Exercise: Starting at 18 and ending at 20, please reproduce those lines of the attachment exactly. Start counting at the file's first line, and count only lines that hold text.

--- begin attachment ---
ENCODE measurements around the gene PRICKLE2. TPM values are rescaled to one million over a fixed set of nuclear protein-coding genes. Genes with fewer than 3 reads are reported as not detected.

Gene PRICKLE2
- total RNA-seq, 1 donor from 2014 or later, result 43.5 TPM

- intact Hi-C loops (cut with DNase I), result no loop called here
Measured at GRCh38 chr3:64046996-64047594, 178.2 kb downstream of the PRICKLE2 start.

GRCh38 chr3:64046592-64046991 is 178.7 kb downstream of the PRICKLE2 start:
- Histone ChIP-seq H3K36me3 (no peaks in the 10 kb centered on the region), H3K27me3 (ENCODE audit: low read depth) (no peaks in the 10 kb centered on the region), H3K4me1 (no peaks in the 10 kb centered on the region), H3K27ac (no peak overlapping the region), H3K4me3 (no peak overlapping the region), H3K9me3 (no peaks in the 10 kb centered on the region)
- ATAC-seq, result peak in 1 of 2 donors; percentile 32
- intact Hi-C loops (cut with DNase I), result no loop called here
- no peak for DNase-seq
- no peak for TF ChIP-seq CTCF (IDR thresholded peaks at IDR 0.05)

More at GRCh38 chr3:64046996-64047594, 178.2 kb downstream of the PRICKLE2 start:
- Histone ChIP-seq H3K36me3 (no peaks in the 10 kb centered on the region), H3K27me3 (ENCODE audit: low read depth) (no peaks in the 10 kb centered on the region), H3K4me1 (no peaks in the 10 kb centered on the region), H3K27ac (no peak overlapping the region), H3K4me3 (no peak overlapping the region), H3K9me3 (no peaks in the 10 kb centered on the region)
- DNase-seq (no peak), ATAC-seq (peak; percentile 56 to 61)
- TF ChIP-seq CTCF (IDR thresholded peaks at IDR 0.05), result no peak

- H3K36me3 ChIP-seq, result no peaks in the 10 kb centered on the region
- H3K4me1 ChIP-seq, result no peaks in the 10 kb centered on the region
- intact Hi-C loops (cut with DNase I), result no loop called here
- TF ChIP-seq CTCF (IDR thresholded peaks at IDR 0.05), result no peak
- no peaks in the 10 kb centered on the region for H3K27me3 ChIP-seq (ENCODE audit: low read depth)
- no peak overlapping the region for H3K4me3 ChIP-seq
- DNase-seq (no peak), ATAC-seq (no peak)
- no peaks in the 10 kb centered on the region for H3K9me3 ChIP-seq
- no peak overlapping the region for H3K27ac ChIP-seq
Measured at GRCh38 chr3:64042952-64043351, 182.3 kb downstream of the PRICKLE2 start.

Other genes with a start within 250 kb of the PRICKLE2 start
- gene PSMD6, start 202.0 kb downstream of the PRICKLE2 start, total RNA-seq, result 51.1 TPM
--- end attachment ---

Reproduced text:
- intact Hi-C loops (cut with DNase I), result no loop called here
- TF ChIP-seq CTCF (IDR thresholded peaks at IDR 0.05), result no peak
- no peaks in the 10 kb centered on the region for H3K27me3 ChIP-seq (ENCODE audit: low read depth)